In the 'new' Corporative State, for example, strikes would be illegal and labor disputes would be controlled by a state agency. In theory the fascist economy was to be guided by a complex network of employer, worker, and jointly run organizations representing crafts and industries at the local, provincial, and national levels. At the top this network was the 'National Council of Corporations.' but although syndicalism and corporativism had a place in fascist ideology and were critical to building a consensus in support of the regime, the council did little to steer the economy. The real decisions were made by state agencies such as the Institute for Industrial Reconstruction among interest groups. Corpotativism was merely a novel view that still continued to favour capitilsim. Beginning in 1929, in preparation for achieving the "glories" of war, the Italian government used measures to turn the economy toward autarchy, or economic self-sufficiency. The autarchic policies were intensified in the following years because the effects of the depression and the economic sanctions that other countries imposed on Italy after it invaded Ethiopia. ...read more.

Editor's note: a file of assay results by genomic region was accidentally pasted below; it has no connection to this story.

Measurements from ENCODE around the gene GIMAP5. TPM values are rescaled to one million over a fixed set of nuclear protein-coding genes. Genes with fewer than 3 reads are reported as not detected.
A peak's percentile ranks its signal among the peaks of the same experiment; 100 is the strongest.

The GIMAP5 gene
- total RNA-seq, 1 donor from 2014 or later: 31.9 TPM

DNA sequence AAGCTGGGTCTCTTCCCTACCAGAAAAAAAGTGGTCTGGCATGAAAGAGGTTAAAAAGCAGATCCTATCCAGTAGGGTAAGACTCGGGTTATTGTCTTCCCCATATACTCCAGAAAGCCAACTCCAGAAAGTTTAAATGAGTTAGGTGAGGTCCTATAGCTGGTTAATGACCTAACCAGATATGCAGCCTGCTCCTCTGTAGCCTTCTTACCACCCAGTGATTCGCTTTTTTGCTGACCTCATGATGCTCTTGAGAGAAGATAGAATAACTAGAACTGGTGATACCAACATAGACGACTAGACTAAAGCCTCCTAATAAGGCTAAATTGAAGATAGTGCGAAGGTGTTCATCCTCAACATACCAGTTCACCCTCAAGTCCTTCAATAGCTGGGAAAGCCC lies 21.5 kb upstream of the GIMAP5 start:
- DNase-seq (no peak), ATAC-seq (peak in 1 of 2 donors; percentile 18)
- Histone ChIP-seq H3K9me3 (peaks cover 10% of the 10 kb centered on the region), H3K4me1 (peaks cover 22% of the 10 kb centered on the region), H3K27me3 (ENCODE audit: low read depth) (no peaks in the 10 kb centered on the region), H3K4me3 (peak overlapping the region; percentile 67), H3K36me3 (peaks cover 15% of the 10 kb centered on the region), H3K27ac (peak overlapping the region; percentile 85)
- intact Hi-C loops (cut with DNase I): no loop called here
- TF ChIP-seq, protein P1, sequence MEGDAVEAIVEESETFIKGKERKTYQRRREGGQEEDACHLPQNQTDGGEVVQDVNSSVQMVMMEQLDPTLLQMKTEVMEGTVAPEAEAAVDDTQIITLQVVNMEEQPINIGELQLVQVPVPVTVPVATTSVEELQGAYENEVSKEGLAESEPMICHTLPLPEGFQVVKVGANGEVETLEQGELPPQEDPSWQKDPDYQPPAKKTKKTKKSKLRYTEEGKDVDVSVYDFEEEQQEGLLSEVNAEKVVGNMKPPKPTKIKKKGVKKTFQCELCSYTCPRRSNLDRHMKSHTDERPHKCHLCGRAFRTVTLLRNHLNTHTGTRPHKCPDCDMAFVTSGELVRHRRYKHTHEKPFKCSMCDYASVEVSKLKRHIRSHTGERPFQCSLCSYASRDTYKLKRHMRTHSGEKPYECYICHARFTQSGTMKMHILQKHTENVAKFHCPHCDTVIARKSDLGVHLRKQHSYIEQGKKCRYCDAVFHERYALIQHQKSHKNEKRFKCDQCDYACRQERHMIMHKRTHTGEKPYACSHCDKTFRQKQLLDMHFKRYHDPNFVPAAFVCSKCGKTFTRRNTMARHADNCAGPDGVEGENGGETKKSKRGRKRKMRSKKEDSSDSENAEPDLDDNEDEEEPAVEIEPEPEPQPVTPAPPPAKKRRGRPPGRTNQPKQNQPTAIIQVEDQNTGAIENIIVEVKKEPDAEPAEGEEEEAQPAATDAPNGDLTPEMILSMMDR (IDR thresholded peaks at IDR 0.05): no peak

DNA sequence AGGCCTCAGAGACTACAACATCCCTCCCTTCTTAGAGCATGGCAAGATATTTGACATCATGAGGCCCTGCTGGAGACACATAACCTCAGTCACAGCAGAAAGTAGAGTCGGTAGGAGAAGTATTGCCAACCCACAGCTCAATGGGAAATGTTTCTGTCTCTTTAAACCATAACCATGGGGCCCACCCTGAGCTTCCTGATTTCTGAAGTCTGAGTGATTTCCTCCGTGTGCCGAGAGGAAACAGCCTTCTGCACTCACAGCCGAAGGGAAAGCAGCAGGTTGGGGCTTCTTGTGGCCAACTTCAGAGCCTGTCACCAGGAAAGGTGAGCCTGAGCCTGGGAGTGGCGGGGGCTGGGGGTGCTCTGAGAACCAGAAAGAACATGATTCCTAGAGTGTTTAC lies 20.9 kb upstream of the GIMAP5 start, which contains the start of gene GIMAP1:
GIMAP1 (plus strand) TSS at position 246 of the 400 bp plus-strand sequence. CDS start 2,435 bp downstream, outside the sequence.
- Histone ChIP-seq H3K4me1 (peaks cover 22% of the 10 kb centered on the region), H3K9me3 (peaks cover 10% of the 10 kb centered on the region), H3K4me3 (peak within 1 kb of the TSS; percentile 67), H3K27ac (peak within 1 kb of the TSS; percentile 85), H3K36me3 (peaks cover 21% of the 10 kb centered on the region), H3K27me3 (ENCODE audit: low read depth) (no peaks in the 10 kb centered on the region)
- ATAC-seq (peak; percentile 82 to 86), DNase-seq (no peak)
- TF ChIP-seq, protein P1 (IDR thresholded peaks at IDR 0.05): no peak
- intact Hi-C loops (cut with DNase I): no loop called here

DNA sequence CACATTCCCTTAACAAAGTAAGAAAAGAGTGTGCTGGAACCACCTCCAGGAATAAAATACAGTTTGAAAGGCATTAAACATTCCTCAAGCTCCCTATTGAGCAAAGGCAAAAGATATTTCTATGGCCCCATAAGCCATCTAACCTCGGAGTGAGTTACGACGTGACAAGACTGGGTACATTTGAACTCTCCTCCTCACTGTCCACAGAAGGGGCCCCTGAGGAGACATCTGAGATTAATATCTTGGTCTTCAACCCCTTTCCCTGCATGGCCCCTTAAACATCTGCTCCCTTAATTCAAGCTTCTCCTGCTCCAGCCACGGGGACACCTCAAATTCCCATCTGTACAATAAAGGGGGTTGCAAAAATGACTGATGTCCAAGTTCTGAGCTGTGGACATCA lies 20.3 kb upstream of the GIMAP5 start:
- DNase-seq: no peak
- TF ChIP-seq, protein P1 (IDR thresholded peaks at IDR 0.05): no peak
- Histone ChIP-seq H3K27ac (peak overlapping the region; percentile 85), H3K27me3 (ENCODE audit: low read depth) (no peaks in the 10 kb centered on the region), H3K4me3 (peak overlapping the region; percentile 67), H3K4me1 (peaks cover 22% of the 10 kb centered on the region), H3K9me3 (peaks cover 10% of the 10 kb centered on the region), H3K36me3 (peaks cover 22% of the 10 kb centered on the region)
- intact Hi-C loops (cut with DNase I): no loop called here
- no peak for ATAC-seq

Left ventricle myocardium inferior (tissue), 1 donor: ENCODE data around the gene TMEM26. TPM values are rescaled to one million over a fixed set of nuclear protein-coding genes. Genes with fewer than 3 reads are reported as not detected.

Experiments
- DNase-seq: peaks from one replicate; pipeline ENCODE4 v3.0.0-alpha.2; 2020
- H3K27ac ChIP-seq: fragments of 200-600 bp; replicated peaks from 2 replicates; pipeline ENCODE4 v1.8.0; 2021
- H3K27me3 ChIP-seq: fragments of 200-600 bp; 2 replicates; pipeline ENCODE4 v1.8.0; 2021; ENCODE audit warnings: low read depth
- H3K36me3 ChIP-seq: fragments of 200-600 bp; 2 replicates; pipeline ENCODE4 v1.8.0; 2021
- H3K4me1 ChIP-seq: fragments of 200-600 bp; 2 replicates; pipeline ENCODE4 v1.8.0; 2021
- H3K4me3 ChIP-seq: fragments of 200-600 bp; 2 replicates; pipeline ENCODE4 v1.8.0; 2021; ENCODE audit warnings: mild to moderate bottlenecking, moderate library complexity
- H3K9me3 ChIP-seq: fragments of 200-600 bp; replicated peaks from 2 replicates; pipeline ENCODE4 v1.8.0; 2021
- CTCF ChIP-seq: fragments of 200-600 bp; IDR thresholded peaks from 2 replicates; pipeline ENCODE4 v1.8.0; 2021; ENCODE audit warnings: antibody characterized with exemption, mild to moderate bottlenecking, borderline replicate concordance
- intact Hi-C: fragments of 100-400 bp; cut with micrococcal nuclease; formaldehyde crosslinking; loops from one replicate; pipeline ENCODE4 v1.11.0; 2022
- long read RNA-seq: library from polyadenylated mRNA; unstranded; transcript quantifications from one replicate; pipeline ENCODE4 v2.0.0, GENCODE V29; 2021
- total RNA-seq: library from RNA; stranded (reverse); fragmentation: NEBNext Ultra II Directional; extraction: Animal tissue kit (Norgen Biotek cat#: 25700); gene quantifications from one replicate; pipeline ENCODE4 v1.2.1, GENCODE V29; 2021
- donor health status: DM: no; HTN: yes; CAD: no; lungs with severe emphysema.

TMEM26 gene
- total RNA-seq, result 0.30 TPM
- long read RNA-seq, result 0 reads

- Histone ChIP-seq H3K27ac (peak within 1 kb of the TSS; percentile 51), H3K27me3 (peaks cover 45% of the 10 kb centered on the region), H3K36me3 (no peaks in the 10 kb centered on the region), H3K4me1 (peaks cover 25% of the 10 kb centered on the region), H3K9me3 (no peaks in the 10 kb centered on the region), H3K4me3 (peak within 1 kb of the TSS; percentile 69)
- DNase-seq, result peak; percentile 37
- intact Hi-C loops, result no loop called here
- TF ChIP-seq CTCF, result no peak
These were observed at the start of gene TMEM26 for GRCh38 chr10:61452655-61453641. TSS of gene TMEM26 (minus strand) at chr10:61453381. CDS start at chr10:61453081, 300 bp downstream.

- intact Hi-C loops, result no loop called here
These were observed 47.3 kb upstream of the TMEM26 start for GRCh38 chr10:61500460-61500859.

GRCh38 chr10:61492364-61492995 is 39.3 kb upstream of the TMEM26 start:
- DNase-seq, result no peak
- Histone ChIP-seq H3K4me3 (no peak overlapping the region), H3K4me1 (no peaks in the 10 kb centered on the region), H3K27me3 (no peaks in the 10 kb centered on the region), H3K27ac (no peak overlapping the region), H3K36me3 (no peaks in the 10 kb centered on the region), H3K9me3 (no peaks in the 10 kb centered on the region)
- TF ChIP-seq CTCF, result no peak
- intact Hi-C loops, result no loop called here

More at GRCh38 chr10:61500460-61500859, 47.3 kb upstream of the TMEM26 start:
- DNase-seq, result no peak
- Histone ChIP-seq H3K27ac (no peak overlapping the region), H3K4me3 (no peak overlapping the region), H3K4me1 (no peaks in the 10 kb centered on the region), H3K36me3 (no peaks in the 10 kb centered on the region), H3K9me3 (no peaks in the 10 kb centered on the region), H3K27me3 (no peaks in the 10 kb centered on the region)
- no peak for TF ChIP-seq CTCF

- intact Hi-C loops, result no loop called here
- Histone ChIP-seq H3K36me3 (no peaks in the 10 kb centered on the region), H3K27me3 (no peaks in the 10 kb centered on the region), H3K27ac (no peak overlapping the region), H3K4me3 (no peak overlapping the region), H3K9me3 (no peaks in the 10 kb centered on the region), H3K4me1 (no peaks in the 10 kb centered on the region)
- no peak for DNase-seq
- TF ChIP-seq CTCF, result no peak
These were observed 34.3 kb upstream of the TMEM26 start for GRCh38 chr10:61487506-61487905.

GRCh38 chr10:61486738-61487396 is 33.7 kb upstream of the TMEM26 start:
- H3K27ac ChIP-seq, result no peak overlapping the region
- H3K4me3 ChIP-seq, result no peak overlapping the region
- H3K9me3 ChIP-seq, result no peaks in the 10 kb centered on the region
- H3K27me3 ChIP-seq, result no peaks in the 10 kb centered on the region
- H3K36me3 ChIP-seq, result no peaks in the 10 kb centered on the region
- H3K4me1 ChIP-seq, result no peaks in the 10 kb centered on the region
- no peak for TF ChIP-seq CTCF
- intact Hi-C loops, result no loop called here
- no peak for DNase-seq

Conclusion